Connected mobility and automated vehicles

Cooperative mobility

The vehicle of the future is the Connected Car, a computer on wheels that communicates with other computers. The core of this intelligent vehicle is cooperative mobility whereby a combination of sensors, real-time control and communication networks enables cars to communicate with each other (car-to-car: C2C) and with their environment (car-to-infrastructure: C2I and infrastructure-to-car: I2C). Cooperative mobility is the basis for many new applications that improve safety, reduce traffic jams and pollution as well as boost personal comfort.

Smart cruise control

Connected Car technologies have been used in the industry for some time, as in the vehicles containing Adaptive Cruise Control (ACC) with which TU/e works. This modified form of cruise control allows the car to ‘see’ for itself whether it is getting too close to the car in front, in which case the car brakes. This driver support happens on the basis of measured and estimated time, distance and difference in speed with the vehicle in front. A sensor in the front bumper sends the data to the car.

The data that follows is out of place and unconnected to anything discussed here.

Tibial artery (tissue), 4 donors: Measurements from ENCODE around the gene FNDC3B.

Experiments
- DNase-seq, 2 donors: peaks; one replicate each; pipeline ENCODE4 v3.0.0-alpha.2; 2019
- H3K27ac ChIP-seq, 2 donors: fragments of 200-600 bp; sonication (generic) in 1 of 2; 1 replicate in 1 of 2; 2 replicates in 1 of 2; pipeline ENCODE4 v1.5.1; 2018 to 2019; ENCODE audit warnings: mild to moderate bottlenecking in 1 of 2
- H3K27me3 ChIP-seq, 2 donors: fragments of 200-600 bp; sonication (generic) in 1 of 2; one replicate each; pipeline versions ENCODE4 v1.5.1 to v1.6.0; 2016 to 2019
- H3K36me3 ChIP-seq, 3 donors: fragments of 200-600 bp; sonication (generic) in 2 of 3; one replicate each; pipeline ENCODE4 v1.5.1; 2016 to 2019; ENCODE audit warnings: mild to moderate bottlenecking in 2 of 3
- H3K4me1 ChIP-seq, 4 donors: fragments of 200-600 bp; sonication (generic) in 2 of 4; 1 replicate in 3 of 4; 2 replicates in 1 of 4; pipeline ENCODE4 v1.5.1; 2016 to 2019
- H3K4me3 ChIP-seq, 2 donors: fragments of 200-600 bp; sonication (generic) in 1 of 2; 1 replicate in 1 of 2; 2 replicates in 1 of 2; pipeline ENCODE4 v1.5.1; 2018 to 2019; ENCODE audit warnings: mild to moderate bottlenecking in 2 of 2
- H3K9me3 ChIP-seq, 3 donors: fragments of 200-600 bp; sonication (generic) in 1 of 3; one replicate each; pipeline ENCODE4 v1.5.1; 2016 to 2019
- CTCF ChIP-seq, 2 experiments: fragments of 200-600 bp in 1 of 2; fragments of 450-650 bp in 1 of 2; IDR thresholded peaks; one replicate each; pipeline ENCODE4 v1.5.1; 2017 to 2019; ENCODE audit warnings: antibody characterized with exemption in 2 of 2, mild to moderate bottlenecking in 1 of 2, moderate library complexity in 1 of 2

Cooperative Adaptive Cruise Control (CACC) extends the existing technology with information that the car acquires via communication with other vehicles (not only the vehicle immediately in front). This information includes, for instance, the position, speed and acceleration of the vehicle, data that are transmitted remotely between vehicles and allow vehicles to anticipate the behavior of other vehicles. Braking, accelerating and merging can occur automatically on the basis of these data. Simulations reveal that CACC helps to improve both traffic safety and traffic flow.

This research is generated in the Research Group Dynamics and Control led by Prof. dr. Henk Nijmeijer in the Department of Mechinical Engineering.